Apart from financial aid, CapitaLand also pledged to send volunteers to visit the children undergoing therapy to bring them cheer. Often, these children are bed-ridden and hospitalised far away from their families for long periods. As a result, their spirits can be low. The visits help to make the rehabilitation programme one not just about the body but also the soul.

In its pilot run, 9 CapitaLand staff from its different SBUs (strategic business units) spent one day making their rounds amongst the children at the Beijing Rehabilitation Centre early this year. Before meeting them, the volunteers met with the medical staff and were thoroughly briefed on how to interact with children with disabilities and how to assist them if the need arose.

“One child we met was a 14-year-old boy from Gansu Province who had had spinal surgery and was still bed-ridden. He was so happy to see us because apart from his father and the doctors, he had no other visitors. His father was especially grateful because, as poor farmers, they never would have been able to afford the treatment if not for the programme,” said Business Process Manager, Business Process & Info Technology, CapitaMalls Asia (China), Zhang Li Bo who went bearing gifts of strawberries and bananas.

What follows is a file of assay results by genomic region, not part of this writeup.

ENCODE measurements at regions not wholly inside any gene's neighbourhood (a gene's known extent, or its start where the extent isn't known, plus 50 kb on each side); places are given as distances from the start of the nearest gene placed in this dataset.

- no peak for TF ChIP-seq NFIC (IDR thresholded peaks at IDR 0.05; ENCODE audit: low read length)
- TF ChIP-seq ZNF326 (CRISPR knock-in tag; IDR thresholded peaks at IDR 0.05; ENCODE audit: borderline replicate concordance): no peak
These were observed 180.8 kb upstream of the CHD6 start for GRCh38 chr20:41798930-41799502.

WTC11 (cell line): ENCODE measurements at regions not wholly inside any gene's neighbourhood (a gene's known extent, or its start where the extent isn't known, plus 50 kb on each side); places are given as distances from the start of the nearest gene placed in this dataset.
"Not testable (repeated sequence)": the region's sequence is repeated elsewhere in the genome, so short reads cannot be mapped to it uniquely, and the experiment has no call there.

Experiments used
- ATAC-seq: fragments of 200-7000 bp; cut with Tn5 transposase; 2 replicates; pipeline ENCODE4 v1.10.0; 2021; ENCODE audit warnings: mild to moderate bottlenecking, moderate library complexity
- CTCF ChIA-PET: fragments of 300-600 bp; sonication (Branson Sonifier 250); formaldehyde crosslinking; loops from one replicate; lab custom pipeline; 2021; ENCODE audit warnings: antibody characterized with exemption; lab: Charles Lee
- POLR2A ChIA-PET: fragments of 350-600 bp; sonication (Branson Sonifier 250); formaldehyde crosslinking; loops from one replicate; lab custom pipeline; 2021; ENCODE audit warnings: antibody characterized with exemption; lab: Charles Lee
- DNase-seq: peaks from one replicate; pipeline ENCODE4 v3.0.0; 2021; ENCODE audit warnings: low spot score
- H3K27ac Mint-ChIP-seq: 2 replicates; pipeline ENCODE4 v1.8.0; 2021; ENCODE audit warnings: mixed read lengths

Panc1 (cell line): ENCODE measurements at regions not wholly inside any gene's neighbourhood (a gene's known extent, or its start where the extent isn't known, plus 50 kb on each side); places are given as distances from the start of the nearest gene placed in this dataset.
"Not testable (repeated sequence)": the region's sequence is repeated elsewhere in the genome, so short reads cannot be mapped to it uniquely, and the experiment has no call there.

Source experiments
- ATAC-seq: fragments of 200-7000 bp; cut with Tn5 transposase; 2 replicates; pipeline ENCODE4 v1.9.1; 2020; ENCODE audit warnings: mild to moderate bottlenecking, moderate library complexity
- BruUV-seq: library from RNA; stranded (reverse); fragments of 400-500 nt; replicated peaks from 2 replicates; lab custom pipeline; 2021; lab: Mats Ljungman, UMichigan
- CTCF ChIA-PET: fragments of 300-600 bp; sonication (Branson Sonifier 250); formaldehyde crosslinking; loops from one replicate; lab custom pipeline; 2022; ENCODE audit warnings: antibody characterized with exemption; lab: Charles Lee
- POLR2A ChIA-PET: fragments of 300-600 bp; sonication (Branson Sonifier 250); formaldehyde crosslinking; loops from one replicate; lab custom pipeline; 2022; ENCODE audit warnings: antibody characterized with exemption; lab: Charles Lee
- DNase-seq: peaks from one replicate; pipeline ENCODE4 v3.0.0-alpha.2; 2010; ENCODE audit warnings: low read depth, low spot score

Another volunteer, Senior Executive, Corporate Communications, CapitaMalls Asia (China), Xu Nai Dong, was particular moved by the children’s positive outlook.

“They have a certain determination in their eyes that other children their age don’t. Even though they were recovering from surgery and undergoing rehabilitation, they didn’t dwell on their pain and discomfort. Instead, they talked about how they look forward to going back to school and seeing their friends. And they were so thankful for the help they received. These setbacks have definitely made these children little warriors in life.”

“Children are the future of the nation, and the hope of their parents. They should have happy childhoods. Yet, because these children are too poor to seek medical attention, they have had to live their lives in pain and suffering. To see them receive the medical help they need and go from being bed-ridden to being able to walk, from sorrow to smile, from reticence to rejoicing, makes me so happy,” said Dr Zhang Li Hua, Children’s Therapy, Beijing Rehabilitation Centre. “We hope that CapitaLand’s initiative will inspire others to come forward to help as well.”

By the time the volunteers had to leave, many had made friends with the children, some of whom had tears in their eyes.

“It is wonderful for the children to have visitors who bring them books, toys, fruits and, most importantly, to interact with them - talk to them, tutor them in their homework, play with them. The practical care that CapitaLand demonstrated has shown to these children that society loves and cares for them,” said Dr Zhang.

With promises to return and calls of repeated thanks from the grateful parents and children, all the volunteers agreed that it was a worthy mission. CapitaLand’s commitment to bettering the lives of children not only through concrete contributions like financial help but also through intangible help like simply showing care will, no doubt, boost the hope of these children for a better future.